The quantum world and the classical world are not two complementary or competing territories on the map of the world. Instead, the classical world is a province of the omnipresent quantum world. The classical world is a region where the autonomous laws of classical physics are helpful approximations but the federal quantum laws always apply.
Classical physics and classical intuition is useful in many situations - especially for systems with many degrees of freedom for which many states are available etc. But quantum mechanics never ceases to hold. In the same way, classical physics is never accurate: it's always just an approximation. This approximation ceases to be a good one when one looks at sufficiently microscopic or sufficiently fine questions. Obviously, 2-state quantum systems always mean that classical intuition is unusable.
After all, the very composition of matter of atoms would be impossible without quantum mechanics. So you may say that the existence of matter that doesn't collapse - with its atoms - is already a demonstration of quantum mechanics in the macroscopic context.
Decoherence and its speed determines when the quantum notions of probabilities - which interfere etc. - can be replaced by the classical notion of probabilities - which don't interfere. But this boundary doesn't mark any breakdown of quantum mechanics: quantum mechanics always holds. It only determines the point at which the quantum interference - the information about the relative phases of individual states - becomes practically undetectable.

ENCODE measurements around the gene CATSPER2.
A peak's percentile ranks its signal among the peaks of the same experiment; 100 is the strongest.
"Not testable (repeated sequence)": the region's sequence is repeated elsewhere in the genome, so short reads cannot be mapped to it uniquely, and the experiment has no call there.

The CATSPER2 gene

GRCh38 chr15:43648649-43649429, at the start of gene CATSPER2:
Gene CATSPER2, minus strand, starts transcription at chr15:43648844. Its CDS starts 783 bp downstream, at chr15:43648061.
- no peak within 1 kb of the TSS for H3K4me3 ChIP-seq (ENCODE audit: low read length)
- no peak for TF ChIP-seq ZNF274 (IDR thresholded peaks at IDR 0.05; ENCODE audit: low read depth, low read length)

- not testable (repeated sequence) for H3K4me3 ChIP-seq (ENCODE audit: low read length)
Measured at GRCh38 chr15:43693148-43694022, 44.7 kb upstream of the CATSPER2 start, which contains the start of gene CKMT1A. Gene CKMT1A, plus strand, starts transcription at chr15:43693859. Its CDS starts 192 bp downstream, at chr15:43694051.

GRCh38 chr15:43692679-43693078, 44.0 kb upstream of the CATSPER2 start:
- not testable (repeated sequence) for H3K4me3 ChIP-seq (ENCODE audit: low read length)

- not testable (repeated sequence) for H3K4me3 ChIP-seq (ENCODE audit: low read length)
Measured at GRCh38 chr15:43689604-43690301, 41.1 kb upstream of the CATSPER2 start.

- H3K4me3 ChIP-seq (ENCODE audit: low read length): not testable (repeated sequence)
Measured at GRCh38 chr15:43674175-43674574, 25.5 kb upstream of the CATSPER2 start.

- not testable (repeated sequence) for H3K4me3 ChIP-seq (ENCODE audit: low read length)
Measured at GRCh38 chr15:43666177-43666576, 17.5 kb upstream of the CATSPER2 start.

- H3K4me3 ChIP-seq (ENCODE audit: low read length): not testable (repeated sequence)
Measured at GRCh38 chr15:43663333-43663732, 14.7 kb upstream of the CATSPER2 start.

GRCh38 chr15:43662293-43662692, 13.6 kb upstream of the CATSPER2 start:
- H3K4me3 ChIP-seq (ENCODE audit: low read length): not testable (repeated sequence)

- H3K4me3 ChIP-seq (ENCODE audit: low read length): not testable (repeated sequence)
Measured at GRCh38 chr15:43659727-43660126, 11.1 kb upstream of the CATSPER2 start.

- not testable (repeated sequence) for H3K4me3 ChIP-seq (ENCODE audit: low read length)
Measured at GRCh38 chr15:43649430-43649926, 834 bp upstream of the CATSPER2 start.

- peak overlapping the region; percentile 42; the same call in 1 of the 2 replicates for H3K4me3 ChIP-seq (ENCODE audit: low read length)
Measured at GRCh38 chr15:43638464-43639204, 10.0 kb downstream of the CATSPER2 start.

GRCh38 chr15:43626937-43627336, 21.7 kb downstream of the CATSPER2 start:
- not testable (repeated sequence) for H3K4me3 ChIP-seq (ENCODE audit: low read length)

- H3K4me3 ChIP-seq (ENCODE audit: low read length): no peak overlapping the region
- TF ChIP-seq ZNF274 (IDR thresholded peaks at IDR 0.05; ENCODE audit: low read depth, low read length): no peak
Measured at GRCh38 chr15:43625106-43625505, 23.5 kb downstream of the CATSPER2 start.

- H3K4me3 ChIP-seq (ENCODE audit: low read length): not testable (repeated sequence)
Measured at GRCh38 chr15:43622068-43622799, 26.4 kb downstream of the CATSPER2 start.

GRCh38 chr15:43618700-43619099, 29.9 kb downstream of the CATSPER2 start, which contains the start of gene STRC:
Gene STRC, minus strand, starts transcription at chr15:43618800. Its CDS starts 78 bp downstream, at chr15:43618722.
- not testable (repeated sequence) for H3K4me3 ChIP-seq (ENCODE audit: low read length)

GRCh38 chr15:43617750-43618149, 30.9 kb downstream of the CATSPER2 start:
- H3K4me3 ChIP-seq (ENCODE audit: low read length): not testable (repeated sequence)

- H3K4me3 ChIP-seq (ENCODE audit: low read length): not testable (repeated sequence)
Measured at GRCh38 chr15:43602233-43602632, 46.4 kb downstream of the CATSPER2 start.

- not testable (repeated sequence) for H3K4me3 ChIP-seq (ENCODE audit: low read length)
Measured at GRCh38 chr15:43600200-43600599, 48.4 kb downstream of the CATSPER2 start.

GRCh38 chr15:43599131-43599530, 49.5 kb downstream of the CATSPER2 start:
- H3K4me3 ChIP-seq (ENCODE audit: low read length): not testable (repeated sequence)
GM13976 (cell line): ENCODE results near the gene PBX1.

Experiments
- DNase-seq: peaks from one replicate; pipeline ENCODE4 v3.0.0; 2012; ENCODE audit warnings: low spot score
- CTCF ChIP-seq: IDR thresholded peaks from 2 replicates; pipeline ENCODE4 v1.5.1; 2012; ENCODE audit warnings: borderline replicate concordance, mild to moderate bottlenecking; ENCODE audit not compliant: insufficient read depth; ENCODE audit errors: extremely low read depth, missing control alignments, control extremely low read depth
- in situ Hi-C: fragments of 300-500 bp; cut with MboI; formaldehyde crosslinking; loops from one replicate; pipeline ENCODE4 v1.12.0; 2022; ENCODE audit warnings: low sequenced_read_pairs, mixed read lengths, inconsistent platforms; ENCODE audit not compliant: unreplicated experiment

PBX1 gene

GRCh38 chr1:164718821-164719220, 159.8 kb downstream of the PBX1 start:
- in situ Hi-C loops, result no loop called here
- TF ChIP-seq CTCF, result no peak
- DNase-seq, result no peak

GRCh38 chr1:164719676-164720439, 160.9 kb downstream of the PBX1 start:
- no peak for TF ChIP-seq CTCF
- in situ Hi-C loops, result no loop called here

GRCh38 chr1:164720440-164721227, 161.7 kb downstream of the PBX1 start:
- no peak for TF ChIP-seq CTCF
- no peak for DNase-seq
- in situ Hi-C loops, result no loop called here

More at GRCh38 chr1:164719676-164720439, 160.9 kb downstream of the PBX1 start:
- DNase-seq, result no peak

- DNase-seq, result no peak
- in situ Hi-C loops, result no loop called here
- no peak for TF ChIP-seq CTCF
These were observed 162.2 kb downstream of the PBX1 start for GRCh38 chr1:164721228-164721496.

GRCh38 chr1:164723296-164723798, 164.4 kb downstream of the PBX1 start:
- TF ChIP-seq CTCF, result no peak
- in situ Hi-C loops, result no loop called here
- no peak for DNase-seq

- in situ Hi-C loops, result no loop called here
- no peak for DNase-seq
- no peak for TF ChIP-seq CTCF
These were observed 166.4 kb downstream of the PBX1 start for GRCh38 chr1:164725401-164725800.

But it's still true that the full theory only predicts probabilities. We can ask what is the probability that the Moon is here, or that it is there. And the question what is the probability that the Moon is in one of the states
+0.6 here +0.8 there,can be shown to be logically inconsistent in the real world because a relative phase between 0.6 and 0.8 had to be chosen - a positive real one, in my convention - but the actual complexity of the real world has no way to remember this relative phase.
-0.8 here +0.6 there
Also, Cleland's proposition tries to claim that the physicists don't know where the boundary between the classical and quantum world - the line induced by decoherence - sits. He doesn't say so explicitly but he surely wants the readers to think that it is not known. But of course, this boundary is calculable - and has been calculable for decades. If you know the structure of a resonator, the temperature and the amount of noise of various kinds in the environment, you may calculate how quickly the decoherence takes place.
Obviously, for low enough temperatures, even systems with quadrillions of particles may be kept coherent. So while the paper is interesting, it still seems to me that most of the promotion of the work is based on anti-quantum zeal which is unfortunate. Quantum mechanics is not a Cinderella who only rules for tiny particles and who has to be defended against frantic new attacks in every new context we investigate. Since its birth in the mid 1920s, quantum mechanics has been the right theory describing the whole world.
And that's the memo.
Via Tom Weidig